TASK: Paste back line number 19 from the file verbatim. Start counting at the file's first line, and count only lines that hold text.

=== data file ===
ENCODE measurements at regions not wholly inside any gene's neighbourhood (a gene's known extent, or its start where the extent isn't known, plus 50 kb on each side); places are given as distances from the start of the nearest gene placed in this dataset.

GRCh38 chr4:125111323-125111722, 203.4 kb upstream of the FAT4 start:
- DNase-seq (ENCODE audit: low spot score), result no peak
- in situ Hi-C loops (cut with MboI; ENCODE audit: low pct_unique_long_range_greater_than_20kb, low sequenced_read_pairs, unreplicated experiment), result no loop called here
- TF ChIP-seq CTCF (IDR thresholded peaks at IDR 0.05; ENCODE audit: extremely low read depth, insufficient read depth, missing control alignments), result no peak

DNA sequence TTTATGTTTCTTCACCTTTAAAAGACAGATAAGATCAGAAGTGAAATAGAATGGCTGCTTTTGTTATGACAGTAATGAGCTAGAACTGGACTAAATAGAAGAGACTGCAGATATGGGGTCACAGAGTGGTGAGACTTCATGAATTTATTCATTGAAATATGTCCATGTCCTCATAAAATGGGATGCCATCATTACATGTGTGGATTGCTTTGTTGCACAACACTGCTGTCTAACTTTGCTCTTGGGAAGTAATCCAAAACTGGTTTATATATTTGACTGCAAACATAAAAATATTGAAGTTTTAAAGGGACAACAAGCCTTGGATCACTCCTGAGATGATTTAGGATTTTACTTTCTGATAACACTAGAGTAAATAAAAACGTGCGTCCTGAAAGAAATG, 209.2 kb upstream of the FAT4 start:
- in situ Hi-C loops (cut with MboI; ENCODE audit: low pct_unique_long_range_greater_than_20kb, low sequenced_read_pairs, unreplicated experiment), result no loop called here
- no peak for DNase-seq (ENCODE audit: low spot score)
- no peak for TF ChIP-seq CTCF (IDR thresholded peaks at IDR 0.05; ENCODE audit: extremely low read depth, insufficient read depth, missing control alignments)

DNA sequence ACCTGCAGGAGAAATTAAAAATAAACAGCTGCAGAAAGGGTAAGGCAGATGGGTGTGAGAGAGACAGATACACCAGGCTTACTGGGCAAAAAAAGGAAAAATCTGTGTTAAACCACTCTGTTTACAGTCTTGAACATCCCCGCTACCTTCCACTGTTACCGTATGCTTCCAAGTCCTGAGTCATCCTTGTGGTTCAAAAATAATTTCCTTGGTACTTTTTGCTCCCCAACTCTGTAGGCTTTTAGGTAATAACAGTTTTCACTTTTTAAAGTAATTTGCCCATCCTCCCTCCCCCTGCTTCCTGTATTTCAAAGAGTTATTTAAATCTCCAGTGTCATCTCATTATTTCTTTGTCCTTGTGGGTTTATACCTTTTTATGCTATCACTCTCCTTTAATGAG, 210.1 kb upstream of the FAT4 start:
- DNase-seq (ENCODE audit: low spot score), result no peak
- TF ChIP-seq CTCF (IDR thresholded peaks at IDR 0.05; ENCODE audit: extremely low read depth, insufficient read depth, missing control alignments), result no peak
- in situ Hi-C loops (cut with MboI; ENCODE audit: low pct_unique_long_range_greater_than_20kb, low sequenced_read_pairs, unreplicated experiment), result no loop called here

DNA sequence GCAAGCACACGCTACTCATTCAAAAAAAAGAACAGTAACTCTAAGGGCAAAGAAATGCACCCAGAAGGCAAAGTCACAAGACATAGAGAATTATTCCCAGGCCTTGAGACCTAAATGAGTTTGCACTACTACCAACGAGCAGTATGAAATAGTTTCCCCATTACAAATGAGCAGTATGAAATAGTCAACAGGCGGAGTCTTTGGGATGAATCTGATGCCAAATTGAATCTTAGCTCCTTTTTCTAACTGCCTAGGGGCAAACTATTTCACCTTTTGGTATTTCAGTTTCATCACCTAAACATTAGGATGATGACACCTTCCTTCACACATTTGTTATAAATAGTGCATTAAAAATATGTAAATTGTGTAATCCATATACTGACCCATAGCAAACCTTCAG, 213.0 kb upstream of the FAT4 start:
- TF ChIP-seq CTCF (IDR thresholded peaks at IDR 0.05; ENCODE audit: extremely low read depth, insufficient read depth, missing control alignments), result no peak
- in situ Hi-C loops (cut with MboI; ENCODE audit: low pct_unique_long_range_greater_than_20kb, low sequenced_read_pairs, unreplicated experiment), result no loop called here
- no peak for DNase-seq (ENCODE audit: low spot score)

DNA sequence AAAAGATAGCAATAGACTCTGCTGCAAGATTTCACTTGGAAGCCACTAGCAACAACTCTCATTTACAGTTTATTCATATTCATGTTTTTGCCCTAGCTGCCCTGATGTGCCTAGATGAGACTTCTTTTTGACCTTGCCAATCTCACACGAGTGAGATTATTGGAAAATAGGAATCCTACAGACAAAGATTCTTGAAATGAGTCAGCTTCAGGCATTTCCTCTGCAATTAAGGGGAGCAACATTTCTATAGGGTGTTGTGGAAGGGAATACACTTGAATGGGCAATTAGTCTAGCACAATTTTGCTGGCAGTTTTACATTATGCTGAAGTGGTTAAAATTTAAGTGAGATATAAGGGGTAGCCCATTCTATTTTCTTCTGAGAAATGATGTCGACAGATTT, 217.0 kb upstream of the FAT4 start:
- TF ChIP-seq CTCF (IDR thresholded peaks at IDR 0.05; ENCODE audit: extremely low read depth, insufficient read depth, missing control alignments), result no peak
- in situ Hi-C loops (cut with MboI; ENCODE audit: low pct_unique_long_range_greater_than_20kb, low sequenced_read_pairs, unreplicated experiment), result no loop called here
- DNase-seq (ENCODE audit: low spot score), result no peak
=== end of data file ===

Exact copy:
- TF ChIP-seq CTCF (IDR thresholded peaks at IDR 0.05; ENCODE audit: extremely low read depth, insufficient read depth, missing control alignments), result no peak